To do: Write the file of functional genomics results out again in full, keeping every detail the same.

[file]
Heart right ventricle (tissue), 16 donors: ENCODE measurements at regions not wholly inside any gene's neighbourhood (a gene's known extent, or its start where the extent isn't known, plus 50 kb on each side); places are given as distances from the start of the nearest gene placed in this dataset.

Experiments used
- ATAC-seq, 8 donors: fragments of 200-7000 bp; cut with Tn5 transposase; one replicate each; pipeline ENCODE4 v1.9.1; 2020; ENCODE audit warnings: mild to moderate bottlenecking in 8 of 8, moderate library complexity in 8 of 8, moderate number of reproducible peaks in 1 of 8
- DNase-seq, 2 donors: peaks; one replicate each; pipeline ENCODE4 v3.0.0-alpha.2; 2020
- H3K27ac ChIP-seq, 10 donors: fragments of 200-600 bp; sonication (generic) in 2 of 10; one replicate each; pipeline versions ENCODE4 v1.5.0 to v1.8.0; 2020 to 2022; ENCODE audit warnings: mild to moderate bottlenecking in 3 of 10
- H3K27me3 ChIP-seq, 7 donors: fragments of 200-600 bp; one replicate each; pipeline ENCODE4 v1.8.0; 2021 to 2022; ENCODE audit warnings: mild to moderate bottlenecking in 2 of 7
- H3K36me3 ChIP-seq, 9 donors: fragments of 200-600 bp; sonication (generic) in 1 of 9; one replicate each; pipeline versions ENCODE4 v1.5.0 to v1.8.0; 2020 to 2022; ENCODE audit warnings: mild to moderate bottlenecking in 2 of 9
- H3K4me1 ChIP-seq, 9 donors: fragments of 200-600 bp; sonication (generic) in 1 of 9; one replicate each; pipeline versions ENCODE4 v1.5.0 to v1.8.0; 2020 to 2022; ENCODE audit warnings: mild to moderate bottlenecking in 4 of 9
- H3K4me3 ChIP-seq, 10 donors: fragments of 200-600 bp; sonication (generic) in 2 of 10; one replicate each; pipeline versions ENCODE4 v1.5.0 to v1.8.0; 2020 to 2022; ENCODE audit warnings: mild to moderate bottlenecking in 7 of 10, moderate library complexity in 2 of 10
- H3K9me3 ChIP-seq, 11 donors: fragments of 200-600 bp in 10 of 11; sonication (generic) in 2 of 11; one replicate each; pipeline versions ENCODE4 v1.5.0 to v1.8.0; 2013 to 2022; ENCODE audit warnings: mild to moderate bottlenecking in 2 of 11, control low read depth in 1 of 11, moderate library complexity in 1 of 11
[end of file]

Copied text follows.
Heart right ventricle (tissue), 16 donors: ENCODE measurements at regions not wholly inside any gene's neighbourhood (a gene's known extent, or its start where the extent isn't known, plus 50 kb on each side); places are given as distances from the start of the nearest gene placed in this dataset.

Experiments used
- ATAC-seq, 8 donors: fragments of 200-7000 bp; cut with Tn5 transposase; one replicate each; pipeline ENCODE4 v1.9.1; 2020; ENCODE audit warnings: mild to moderate bottlenecking in 8 of 8, moderate library complexity in 8 of 8, moderate number of reproducible peaks in 1 of 8
- DNase-seq, 2 donors: peaks; one replicate each; pipeline ENCODE4 v3.0.0-alpha.2; 2020
- H3K27ac ChIP-seq, 10 donors: fragments of 200-600 bp; sonication (generic) in 2 of 10; one replicate each; pipeline versions ENCODE4 v1.5.0 to v1.8.0; 2020 to 2022; ENCODE audit warnings: mild to moderate bottlenecking in 3 of 10
- H3K27me3 ChIP-seq, 7 donors: fragments of 200-600 bp; one replicate each; pipeline ENCODE4 v1.8.0; 2021 to 2022; ENCODE audit warnings: mild to moderate bottlenecking in 2 of 7
- H3K36me3 ChIP-seq, 9 donors: fragments of 200-600 bp; sonication (generic) in 1 of 9; one replicate each; pipeline versions ENCODE4 v1.5.0 to v1.8.0; 2020 to 2022; ENCODE audit warnings: mild to moderate bottlenecking in 2 of 9
- H3K4me1 ChIP-seq, 9 donors: fragments of 200-600 bp; sonication (generic) in 1 of 9; one replicate each; pipeline versions ENCODE4 v1.5.0 to v1.8.0; 2020 to 2022; ENCODE audit warnings: mild to moderate bottlenecking in 4 of 9
- H3K4me3 ChIP-seq, 10 donors: fragments of 200-600 bp; sonication (generic) in 2 of 10; one replicate each; pipeline versions ENCODE4 v1.5.0 to v1.8.0; 2020 to 2022; ENCODE audit warnings: mild to moderate bottlenecking in 7 of 10, moderate library complexity in 2 of 10
- H3K9me3 ChIP-seq, 11 donors: fragments of 200-600 bp in 10 of 11; sonication (generic) in 2 of 11; one replicate each; pipeline versions ENCODE4 v1.5.0 to v1.8.0; 2013 to 2022; ENCODE audit warnings: mild to moderate bottlenecking in 2 of 11, control low read depth in 1 of 11, moderate library complexity in 1 of 11